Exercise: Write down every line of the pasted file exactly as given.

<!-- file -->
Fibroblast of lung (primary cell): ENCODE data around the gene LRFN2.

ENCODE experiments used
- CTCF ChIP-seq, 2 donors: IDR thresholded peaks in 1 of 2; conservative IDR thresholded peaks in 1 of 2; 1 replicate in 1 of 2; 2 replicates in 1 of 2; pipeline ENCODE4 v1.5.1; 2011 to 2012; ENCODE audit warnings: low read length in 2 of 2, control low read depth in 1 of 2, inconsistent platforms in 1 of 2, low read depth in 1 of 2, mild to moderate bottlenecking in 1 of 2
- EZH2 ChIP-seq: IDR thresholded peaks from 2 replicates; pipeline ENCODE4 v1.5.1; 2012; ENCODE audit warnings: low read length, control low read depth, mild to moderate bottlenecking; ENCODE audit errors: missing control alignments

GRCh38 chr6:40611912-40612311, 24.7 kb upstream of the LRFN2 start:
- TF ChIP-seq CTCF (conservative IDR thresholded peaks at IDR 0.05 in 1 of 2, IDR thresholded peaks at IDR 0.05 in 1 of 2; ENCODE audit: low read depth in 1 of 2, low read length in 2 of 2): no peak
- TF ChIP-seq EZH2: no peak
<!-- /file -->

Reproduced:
Fibroblast of lung (primary cell): ENCODE data around the gene LRFN2.

ENCODE experiments used
- CTCF ChIP-seq, 2 donors: IDR thresholded peaks in 1 of 2; conservative IDR thresholded peaks in 1 of 2; 1 replicate in 1 of 2; 2 replicates in 1 of 2; pipeline ENCODE4 v1.5.1; 2011 to 2012; ENCODE audit warnings: low read length in 2 of 2, control low read depth in 1 of 2, inconsistent platforms in 1 of 2, low read depth in 1 of 2, mild to moderate bottlenecking in 1 of 2
- EZH2 ChIP-seq: IDR thresholded peaks from 2 replicates; pipeline ENCODE4 v1.5.1; 2012; ENCODE audit warnings: low read length, control low read depth, mild to moderate bottlenecking; ENCODE audit errors: missing control alignments

GRCh38 chr6:40611912-40612311, 24.7 kb upstream of the LRFN2 start:
- TF ChIP-seq CTCF (conservative IDR thresholded peaks at IDR 0.05 in 1 of 2, IDR thresholded peaks at IDR 0.05 in 1 of 2; ENCODE audit: low read depth in 1 of 2, low read length in 2 of 2): no peak
- TF ChIP-seq EZH2: no peak